5. Synthesis of Light-Responsive Bridged Nucleic Acid and Changes in Affinity with Complementary ssRNA (pages 1784–1788)

      Kunihiko Morihiro, Tetsuya Kodama, Masaru Nishida, Takeshi Imanishi and Satoshi Obika

      Version of Record online: 2 JUL 2009 | DOI: 10.1002/cbic.200900241

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      Turn on the light: We have designed a light-responsive bridged nucleic acid (BNA) with a photolabile group at the bridged structure that can change its affinity for a complementary single-stranded RNA (ssRNA) in two stages. Oligonucleotides containing light-responsive BNA lose their binding affinity for complementary ssRNA upon photoirradiation, but this affinity can be restored by treatment with nucleophile.

    6. Solid-State NMR Studies of Adenosine 5′-Triphosphate Freeze-Trapped in the Nucleotide Site of Na,K-ATPase (pages 1789–1792)

      David A. Middleton, Eleri Hughes, Natalya U. Fedosova and Mikael Esmann

      Version of Record online: 29 JUN 2009 | DOI: 10.1002/cbic.200900167

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      Freeze frame: The ubiquitous ion pump, Na,K-ATPase (NKA), was discovered over half a century ago, yet atomic details of the native substrate ATP in the nucleotide site remain unavailable. Here, we use low-temperature solid-state NMR spectroscopy to detect uniformly 13C-labelled ATP bound to NKA in membrane preparations. Freeze-trapping the complex prevents ATP hydrolysis and allows the detection of specific nucleotide–enzyme contacts.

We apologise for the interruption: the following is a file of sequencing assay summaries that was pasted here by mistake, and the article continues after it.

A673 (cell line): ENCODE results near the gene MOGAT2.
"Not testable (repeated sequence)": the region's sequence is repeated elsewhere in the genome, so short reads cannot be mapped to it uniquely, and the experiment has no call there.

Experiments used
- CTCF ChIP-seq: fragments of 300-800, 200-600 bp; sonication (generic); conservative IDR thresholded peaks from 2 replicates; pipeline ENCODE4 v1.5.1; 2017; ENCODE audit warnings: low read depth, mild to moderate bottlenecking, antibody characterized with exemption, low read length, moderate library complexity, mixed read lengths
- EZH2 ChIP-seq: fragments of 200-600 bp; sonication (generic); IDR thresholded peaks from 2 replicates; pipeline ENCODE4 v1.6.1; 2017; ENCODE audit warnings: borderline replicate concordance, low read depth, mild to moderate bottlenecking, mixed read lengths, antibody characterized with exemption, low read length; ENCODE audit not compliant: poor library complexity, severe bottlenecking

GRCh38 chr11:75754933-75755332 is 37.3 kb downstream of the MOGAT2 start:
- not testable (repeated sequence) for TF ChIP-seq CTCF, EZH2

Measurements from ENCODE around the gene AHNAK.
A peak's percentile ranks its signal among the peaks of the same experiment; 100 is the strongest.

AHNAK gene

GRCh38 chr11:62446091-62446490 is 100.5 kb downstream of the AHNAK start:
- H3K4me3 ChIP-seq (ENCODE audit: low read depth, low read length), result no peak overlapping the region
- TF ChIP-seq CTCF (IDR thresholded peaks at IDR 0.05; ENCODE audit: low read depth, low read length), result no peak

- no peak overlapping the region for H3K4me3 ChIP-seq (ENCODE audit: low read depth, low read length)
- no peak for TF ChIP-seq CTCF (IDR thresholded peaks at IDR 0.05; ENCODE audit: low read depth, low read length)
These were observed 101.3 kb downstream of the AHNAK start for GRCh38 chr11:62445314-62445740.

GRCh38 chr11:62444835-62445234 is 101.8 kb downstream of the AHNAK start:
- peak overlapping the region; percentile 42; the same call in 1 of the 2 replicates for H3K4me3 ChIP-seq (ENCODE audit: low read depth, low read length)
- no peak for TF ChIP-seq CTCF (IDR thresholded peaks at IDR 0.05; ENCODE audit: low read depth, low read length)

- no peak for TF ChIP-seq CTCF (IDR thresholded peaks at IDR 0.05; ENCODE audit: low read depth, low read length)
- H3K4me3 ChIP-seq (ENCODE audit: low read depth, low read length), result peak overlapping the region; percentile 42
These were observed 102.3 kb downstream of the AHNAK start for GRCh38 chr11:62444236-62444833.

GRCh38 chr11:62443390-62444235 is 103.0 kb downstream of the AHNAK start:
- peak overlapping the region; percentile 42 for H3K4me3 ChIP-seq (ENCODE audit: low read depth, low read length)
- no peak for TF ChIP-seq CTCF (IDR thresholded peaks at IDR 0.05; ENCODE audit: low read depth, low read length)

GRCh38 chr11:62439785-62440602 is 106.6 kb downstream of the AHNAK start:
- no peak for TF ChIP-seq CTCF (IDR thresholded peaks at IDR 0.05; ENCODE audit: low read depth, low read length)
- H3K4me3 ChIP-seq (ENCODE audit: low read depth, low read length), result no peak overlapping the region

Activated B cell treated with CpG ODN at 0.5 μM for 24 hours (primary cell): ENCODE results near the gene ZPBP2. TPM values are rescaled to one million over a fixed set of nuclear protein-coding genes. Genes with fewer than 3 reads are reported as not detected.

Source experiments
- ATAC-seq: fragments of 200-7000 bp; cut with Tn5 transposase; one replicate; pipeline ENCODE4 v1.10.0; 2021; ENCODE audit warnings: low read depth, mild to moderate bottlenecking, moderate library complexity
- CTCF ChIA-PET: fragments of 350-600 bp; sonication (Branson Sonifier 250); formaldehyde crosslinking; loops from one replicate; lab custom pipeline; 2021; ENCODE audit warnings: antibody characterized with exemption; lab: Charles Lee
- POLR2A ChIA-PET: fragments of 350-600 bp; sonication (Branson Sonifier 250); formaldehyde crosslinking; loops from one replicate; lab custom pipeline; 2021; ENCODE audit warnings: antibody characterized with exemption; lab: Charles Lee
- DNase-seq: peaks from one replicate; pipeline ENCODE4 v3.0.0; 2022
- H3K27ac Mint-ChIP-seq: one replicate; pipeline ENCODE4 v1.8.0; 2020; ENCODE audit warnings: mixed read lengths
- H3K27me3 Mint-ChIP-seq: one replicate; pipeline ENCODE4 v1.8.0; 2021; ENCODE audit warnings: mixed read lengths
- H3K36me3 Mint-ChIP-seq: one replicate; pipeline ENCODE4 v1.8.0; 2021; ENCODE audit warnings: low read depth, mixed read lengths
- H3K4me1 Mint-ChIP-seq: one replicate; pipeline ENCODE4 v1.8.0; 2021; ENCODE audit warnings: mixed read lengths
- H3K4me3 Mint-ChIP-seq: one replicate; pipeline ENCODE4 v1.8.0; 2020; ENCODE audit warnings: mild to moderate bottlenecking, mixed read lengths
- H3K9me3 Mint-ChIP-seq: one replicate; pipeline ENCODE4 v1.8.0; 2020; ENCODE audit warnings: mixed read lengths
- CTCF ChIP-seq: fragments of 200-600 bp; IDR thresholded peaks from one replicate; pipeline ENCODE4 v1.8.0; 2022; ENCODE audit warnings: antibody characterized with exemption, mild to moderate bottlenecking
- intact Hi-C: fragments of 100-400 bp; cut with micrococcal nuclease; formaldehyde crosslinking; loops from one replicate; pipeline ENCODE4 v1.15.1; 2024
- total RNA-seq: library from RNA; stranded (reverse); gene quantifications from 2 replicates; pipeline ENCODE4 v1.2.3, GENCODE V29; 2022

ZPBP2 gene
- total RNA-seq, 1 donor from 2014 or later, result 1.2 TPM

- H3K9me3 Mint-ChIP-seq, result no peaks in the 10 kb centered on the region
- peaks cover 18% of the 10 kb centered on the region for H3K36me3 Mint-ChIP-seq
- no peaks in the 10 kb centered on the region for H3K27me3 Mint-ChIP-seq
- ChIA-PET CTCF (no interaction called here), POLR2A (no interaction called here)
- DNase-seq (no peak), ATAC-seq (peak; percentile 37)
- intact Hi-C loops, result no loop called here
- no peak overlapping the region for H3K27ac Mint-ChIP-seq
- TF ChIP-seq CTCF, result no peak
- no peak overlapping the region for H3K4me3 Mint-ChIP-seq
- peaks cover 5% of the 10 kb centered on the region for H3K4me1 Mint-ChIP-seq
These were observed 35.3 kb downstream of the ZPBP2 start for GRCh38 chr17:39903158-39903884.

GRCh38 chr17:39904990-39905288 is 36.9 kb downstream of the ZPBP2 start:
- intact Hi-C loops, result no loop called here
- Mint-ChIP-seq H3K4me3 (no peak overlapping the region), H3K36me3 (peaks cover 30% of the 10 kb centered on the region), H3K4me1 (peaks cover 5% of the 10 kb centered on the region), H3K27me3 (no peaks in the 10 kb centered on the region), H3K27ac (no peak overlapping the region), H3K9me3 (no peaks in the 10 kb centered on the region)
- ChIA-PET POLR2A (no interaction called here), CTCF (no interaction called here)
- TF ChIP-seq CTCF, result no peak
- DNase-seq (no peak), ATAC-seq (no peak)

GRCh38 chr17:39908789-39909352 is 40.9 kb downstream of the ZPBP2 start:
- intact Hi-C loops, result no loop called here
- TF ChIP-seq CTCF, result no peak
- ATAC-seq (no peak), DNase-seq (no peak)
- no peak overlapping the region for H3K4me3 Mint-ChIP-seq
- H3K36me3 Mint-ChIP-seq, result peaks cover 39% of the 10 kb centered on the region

7. Development of a Fluorescent Peptide for the Detection of Vascular Endothelial Growth Factor (VEGF) (pages 1793–1795)

      Yoshio Suzuki and Kenji Yokoyama

      Version of Record online: 24 JUN 2009 | DOI: 10.1002/cbic.200900190

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      Held down and lit up: We report a new fluorescence-based reagent for the detection and quantification of VEGF. The fluorescence intensity of the reagent increased upon binding to VEGF, as illustrated here. Immobilization of the reagent onto a plate facilitated the successful detection of VEGF in serum by using fluorescence spectrometry. This reagent is a good VEGF indicator and could find wide applications for the convenient detection of VEGF.